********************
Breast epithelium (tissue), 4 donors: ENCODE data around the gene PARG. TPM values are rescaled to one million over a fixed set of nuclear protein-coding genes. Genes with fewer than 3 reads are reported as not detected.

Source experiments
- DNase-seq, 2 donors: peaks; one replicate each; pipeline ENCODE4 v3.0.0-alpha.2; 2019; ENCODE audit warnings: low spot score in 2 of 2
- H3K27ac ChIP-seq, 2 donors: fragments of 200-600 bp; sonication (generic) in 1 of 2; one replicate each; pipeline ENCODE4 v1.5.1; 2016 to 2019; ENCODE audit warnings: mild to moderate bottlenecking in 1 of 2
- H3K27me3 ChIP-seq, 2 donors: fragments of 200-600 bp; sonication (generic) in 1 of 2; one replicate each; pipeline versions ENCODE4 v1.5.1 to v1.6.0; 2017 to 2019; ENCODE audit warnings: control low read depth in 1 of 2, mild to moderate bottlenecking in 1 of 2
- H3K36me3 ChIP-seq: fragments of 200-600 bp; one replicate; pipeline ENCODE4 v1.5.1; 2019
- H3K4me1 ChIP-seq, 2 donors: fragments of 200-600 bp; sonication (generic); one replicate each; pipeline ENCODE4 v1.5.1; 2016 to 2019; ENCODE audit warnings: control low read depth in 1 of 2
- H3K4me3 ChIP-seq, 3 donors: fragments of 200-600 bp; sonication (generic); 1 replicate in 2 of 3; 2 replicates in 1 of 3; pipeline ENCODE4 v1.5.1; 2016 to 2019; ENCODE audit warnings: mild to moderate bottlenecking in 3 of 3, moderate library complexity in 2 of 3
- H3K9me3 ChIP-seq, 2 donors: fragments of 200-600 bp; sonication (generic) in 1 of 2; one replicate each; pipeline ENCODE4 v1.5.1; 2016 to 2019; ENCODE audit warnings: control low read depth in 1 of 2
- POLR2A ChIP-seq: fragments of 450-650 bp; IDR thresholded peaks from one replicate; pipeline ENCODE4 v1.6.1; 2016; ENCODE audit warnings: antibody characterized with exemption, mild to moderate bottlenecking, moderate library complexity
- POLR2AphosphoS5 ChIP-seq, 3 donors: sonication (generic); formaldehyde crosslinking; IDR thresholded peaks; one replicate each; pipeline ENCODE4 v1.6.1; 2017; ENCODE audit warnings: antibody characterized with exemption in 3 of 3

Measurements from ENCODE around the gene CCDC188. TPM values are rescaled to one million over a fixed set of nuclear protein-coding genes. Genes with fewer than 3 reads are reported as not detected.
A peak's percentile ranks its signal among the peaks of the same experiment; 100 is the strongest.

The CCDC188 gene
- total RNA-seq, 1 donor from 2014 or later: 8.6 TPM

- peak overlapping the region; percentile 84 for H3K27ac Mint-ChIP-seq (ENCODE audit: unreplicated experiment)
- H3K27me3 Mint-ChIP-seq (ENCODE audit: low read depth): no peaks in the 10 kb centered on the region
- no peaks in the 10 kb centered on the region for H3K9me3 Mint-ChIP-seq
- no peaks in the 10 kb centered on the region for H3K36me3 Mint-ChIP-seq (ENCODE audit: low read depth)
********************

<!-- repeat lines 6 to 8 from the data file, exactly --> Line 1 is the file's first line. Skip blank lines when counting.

- H3K36me3 ChIP-seq: fragments of 200-600 bp; one replicate; pipeline ENCODE4 v1.5.1; 2019
- H3K4me1 ChIP-seq, 2 donors: fragments of 200-600 bp; sonication (generic); one replicate each; pipeline ENCODE4 v1.5.1; 2016 to 2019; ENCODE audit warnings: control low read depth in 1 of 2
- H3K4me3 ChIP-seq, 3 donors: fragments of 200-600 bp; sonication (generic); 1 replicate in 2 of 3; 2 replicates in 1 of 3; pipeline ENCODE4 v1.5.1; 2016 to 2019; ENCODE audit warnings: mild to moderate bottlenecking in 3 of 3, moderate library complexity in 2 of 3